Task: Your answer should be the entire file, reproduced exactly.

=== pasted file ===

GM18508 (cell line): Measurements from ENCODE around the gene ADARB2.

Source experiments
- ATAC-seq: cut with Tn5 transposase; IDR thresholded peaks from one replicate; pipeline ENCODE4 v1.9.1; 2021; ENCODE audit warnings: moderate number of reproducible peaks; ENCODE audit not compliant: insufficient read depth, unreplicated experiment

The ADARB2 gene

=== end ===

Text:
GM18508 (cell line): Measurements from ENCODE around the gene ADARB2.

Source experiments
- ATAC-seq: cut with Tn5 transposase; IDR thresholded peaks from one replicate; pipeline ENCODE4 v1.9.1; 2021; ENCODE audit warnings: moderate number of reproducible peaks; ENCODE audit not compliant: insufficient read depth, unreplicated experiment

The ADARB2 gene